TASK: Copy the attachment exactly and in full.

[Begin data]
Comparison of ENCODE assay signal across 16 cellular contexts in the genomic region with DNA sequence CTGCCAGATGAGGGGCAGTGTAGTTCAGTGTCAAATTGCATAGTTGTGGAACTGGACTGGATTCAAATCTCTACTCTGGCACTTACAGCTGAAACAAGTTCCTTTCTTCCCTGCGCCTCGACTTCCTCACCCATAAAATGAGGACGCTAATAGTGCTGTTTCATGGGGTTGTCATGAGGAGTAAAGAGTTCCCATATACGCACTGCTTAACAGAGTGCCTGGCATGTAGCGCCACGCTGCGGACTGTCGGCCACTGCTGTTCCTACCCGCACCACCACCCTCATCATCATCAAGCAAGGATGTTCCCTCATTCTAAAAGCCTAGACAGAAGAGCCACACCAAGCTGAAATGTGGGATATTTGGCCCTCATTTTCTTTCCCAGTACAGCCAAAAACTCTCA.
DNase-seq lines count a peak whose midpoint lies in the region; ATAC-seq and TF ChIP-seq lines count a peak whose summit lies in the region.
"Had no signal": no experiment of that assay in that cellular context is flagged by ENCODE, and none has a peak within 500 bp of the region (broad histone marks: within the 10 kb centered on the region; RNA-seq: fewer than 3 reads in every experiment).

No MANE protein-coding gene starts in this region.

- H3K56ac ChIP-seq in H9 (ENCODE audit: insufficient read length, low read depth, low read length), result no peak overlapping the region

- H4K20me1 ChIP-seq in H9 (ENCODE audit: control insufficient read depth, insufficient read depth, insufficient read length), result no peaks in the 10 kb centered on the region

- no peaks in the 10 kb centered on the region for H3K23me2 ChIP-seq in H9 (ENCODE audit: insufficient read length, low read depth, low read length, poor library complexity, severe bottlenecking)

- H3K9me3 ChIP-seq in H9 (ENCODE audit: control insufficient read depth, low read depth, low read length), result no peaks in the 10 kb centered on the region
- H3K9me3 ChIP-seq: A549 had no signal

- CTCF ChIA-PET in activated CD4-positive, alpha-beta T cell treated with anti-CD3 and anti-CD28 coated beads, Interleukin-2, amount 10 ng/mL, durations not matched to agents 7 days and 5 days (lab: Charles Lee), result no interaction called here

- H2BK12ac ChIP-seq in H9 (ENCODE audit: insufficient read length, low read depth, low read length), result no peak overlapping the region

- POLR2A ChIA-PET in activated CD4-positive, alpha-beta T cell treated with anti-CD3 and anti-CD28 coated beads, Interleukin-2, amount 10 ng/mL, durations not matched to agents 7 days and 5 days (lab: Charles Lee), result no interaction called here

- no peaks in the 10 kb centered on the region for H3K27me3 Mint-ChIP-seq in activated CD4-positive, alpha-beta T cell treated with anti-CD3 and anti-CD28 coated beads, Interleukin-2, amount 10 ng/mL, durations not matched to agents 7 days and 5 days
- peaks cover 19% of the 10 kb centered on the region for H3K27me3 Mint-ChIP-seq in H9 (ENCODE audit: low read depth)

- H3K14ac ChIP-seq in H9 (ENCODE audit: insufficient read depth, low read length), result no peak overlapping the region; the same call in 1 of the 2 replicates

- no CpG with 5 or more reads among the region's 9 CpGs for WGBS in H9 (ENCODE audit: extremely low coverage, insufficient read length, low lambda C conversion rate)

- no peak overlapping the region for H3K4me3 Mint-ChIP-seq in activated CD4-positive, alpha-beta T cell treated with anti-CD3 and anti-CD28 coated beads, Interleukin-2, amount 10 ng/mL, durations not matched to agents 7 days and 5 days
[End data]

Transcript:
Comparison of ENCODE assay signal across 16 cellular contexts in the genomic region with DNA sequence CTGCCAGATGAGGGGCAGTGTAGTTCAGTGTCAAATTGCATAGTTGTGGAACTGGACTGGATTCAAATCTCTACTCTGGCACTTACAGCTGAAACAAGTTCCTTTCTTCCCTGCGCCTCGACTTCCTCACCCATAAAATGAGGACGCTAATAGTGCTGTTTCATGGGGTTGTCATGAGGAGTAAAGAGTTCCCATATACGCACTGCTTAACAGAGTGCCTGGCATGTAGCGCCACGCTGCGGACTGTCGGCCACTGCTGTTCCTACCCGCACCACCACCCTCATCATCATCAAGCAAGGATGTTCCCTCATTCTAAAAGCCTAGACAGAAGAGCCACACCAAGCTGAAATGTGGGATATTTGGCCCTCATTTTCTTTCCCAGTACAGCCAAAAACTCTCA.
DNase-seq lines count a peak whose midpoint lies in the region; ATAC-seq and TF ChIP-seq lines count a peak whose summit lies in the region.
"Had no signal": no experiment of that assay in that cellular context is flagged by ENCODE, and none has a peak within 500 bp of the region (broad histone marks: within the 10 kb centered on the region; RNA-seq: fewer than 3 reads in every experiment).

No MANE protein-coding gene starts in this region.

- H3K56ac ChIP-seq in H9 (ENCODE audit: insufficient read length, low read depth, low read length), result no peak overlapping the region

- H4K20me1 ChIP-seq in H9 (ENCODE audit: control insufficient read depth, insufficient read depth, insufficient read length), result no peaks in the 10 kb centered on the region

- no peaks in the 10 kb centered on the region for H3K23me2 ChIP-seq in H9 (ENCODE audit: insufficient read length, low read depth, low read length, poor library complexity, severe bottlenecking)

- H3K9me3 ChIP-seq in H9 (ENCODE audit: control insufficient read depth, low read depth, low read length), result no peaks in the 10 kb centered on the region
- H3K9me3 ChIP-seq: A549 had no signal

- CTCF ChIA-PET in activated CD4-positive, alpha-beta T cell treated with anti-CD3 and anti-CD28 coated beads, Interleukin-2, amount 10 ng/mL, durations not matched to agents 7 days and 5 days (lab: Charles Lee), result no interaction called here

- H2BK12ac ChIP-seq in H9 (ENCODE audit: insufficient read length, low read depth, low read length), result no peak overlapping the region

- POLR2A ChIA-PET in activated CD4-positive, alpha-beta T cell treated with anti-CD3 and anti-CD28 coated beads, Interleukin-2, amount 10 ng/mL, durations not matched to agents 7 days and 5 days (lab: Charles Lee), result no interaction called here

- no peaks in the 10 kb centered on the region for H3K27me3 Mint-ChIP-seq in activated CD4-positive, alpha-beta T cell treated with anti-CD3 and anti-CD28 coated beads, Interleukin-2, amount 10 ng/mL, durations not matched to agents 7 days and 5 days
- peaks cover 19% of the 10 kb centered on the region for H3K27me3 Mint-ChIP-seq in H9 (ENCODE audit: low read depth)

- H3K14ac ChIP-seq in H9 (ENCODE audit: insufficient read depth, low read length), result no peak overlapping the region; the same call in 1 of the 2 replicates

- no CpG with 5 or more reads among the region's 9 CpGs for WGBS in H9 (ENCODE audit: extremely low coverage, insufficient read length, low lambda C conversion rate)

- no peak overlapping the region for H3K4me3 Mint-ChIP-seq in activated CD4-positive, alpha-beta T cell treated with anti-CD3 and anti-CD28 coated beads, Interleukin-2, amount 10 ng/mL, durations not matched to agents 7 days and 5 days